The Relevance of Country Music, As a Dad
For this past Father’s Day, I received a card from my wife, a card from my son (whose handwriting looks suspiciously similar to my wife’s), and Brad Paisley’s new CD, This is Country Music. It was just perfect.
How could I, the guy whose passion is to positively re-brand fatherhood, not be a fan of a genre of music that respects the idea of family and faith?
Despite living my whole life in the South, I don’t have a Southern accent. Nor do I drive a pick-up truck, wear Wrangler jeans, or know how to rope a calf. But I ama proud fan of Country music. Not only did I meet my wife in 2006 because of it (we met while waiting in line for a taping of the CMT show Crossroads in Nashville), but I grew up in the same small town as the legendary band, Alabama.
While I can’t personally relate to the songs about tractors, cheatin’, and honky tonk badonkadonks, I can relate to the way Country music is brave enough to be simple and honest.
In other forms of music, like Rock, it’s not quite as acceptable or natural or cool to talk about your wife and kids. Or to mention that you love Jesus, without it being ironic somehow. In other words, Country music, more than any other genre, holds the strongest value for family and faith.
I am very sensitive to sexism; especially in music, because music is so influential on our culture, whether we are willing to accept it or not. And this goes for not only Rap music where it is common to openly degrade women to the standard of sex objects in bikinis at pool parties and refer to them as words that are not in my vocabulary, but also in Pop music where it is normal for man-bashing to be common.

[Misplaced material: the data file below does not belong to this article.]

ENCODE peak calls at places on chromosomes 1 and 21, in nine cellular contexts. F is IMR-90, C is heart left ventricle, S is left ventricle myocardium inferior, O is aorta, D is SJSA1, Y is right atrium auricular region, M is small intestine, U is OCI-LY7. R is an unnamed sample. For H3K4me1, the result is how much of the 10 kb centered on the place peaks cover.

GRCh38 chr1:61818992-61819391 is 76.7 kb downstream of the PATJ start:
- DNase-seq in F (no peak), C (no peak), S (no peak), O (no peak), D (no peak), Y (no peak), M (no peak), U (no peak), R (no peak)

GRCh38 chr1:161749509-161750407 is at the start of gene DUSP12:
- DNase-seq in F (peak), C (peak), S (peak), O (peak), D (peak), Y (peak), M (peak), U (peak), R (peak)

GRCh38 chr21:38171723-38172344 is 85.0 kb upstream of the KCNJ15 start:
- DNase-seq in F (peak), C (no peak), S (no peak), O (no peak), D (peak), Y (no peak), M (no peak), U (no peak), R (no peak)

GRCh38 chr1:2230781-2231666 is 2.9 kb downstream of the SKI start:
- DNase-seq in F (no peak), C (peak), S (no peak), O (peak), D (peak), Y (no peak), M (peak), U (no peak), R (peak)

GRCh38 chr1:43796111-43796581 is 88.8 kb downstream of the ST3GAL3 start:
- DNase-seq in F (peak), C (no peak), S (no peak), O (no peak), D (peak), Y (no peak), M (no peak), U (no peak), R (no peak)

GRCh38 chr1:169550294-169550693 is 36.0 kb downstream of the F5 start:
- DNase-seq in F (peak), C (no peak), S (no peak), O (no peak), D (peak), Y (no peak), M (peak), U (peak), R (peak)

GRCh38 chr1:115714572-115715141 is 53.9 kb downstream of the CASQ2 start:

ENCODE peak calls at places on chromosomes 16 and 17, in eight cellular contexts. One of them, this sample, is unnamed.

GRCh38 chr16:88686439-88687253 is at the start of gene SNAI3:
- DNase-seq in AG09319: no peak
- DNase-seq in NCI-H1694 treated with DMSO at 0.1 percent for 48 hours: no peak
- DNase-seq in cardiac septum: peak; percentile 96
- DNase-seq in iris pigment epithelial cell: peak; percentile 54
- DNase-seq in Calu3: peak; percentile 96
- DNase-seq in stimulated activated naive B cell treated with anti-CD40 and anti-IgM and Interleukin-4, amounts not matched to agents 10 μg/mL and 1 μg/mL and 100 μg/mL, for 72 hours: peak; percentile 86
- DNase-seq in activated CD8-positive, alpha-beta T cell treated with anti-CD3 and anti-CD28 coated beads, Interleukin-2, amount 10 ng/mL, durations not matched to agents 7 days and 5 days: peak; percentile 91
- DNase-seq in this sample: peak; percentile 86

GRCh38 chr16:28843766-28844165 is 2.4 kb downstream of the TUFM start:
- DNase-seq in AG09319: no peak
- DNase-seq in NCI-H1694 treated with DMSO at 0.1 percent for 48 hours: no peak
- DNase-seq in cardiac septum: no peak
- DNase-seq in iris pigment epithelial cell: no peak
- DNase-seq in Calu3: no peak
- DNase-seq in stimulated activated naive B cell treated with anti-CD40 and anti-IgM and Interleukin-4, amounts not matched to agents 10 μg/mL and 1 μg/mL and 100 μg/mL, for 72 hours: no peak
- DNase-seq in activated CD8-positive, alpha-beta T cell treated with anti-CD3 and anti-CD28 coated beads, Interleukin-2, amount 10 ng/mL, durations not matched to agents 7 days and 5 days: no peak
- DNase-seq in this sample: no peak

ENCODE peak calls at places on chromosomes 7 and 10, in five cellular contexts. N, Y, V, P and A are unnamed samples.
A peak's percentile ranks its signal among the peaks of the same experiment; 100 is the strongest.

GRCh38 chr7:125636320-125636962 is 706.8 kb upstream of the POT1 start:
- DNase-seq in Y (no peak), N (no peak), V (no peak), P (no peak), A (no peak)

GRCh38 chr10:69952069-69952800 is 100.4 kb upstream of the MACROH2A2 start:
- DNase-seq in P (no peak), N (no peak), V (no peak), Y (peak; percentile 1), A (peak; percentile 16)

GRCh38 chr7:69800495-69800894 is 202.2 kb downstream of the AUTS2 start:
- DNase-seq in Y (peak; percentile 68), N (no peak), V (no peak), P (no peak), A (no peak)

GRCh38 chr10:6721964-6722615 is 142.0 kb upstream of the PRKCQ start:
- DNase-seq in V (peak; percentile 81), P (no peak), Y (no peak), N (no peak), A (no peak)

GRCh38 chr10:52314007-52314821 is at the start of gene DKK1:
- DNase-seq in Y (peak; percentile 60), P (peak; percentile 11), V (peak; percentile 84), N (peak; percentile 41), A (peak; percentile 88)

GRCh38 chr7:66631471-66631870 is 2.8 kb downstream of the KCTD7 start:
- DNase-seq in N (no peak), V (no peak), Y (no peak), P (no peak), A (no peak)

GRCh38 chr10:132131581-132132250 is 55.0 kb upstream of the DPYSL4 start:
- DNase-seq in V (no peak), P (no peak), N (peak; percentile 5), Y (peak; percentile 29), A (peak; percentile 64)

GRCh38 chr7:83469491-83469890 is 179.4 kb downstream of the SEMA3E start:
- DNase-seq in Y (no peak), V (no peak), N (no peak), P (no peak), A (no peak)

Honestly, I don’t care what kind of music it is, if it negatively stereotypes either women or men, it bothers me. I don’t take it lightly. Both women and men deserve respect and honor, not to be damned into a stereotype of bimbos and idiots.
But with Country Music, it’s not something I really have to think about. Because for every “you’re a no good liar” type of Country song that exists, there are a dozen “I love my wife and kids” songs to overpower it. That’s not the case in other genres.
Granted, I don’t just listen to Country. I love Jazz, 90’s Alternative, and anything in the likeness of Guster and Pete Yorn.
But when I hear a song like “People are Crazy” by Billy Currington, or “Love Without End, Amen,” by George Strait, there’s a connection there that just can’t be matched by even the coolest, trendiest Rock star.
“Let me tell you a secret about a father’s love,
A secret that my daddy said was just between us,
You see, daddies don’t just love their children every now and then,
It’s a love without end, Amen.”
–Love Without End, Amen by George Strait